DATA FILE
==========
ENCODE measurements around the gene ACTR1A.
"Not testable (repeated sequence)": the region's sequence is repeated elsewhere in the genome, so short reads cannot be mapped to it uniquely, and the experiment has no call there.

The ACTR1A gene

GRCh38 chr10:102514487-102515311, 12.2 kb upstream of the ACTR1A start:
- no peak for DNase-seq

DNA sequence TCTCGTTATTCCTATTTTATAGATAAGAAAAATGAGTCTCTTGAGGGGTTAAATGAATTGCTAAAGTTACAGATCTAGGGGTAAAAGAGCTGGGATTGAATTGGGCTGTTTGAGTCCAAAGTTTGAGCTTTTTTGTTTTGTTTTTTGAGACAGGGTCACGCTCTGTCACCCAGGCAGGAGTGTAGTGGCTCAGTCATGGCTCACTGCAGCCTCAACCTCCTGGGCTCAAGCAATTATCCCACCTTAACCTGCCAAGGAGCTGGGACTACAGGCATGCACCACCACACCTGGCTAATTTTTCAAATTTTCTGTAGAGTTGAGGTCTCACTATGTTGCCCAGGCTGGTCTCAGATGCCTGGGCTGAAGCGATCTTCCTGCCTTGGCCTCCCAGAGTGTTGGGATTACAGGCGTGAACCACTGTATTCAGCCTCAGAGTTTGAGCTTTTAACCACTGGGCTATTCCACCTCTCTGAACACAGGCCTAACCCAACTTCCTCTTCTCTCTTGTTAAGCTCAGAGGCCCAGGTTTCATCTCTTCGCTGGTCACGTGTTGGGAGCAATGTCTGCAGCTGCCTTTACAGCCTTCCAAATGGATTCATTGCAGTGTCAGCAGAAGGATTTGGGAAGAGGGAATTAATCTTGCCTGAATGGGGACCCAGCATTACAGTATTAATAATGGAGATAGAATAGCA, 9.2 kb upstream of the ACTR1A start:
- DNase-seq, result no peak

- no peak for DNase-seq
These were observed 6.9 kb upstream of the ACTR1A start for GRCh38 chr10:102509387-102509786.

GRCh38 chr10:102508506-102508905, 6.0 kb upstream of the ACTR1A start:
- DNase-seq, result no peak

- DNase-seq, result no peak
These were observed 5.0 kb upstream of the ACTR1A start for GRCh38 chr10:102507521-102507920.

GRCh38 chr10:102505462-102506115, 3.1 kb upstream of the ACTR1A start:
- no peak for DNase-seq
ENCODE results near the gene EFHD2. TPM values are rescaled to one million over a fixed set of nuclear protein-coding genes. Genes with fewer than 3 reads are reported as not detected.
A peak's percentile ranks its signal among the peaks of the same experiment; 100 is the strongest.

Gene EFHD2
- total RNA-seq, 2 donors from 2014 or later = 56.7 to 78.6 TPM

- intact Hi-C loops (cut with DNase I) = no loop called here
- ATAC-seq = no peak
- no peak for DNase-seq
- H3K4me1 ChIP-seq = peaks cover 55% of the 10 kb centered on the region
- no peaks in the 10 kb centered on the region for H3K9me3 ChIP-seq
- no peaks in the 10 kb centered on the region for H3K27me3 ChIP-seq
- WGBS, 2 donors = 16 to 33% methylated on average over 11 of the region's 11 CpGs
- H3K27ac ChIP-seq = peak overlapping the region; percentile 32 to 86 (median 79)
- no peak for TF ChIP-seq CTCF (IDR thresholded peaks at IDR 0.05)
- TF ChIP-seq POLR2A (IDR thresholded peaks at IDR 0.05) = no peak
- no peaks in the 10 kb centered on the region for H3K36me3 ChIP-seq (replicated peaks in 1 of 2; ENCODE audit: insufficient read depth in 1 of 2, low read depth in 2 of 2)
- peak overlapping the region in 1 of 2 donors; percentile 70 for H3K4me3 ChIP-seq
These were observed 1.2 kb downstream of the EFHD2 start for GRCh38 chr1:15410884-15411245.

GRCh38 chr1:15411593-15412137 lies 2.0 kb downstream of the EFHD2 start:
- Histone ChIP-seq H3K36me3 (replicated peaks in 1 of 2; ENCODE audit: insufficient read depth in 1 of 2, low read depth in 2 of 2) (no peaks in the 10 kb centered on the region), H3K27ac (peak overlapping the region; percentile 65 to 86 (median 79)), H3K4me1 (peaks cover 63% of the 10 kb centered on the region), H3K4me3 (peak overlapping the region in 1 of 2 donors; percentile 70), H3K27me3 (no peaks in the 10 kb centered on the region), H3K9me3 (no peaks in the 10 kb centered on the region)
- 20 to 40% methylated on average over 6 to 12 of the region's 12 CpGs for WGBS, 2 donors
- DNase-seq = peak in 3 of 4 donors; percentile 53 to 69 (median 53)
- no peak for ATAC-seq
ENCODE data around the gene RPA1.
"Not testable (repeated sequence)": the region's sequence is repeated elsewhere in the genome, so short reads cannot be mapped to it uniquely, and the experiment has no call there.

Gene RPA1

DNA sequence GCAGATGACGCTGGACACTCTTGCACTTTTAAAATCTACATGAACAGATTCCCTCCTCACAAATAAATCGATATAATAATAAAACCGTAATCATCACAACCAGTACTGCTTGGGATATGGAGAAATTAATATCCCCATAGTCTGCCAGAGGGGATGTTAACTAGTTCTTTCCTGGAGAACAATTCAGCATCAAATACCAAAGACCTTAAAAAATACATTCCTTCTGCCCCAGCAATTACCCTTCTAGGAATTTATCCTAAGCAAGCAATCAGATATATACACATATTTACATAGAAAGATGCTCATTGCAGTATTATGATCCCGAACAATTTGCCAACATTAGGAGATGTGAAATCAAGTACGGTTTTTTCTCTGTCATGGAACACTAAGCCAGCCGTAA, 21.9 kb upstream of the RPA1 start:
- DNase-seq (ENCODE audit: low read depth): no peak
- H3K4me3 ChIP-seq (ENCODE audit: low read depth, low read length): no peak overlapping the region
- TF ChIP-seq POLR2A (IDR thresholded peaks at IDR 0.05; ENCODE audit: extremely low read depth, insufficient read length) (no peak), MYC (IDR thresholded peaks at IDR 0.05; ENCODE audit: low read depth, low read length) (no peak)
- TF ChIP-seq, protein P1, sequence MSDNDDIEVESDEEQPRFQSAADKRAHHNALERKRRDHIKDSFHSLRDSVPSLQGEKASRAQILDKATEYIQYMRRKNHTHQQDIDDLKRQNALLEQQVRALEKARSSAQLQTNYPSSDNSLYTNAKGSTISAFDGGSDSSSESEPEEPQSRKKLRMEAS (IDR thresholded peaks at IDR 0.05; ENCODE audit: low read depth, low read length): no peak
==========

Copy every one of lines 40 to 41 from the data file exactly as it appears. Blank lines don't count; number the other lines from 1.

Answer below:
Gene RPA1

DNA sequence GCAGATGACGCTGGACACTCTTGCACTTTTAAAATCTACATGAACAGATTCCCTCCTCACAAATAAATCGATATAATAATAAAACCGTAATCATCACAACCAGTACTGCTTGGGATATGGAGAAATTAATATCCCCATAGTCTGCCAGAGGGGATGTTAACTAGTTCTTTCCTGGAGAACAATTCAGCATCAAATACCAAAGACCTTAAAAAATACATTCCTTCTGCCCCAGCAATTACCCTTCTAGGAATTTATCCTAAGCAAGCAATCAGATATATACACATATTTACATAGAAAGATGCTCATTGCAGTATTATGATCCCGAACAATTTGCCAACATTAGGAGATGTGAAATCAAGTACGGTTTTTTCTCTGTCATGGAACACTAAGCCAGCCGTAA, 21.9 kb upstream of the RPA1 start: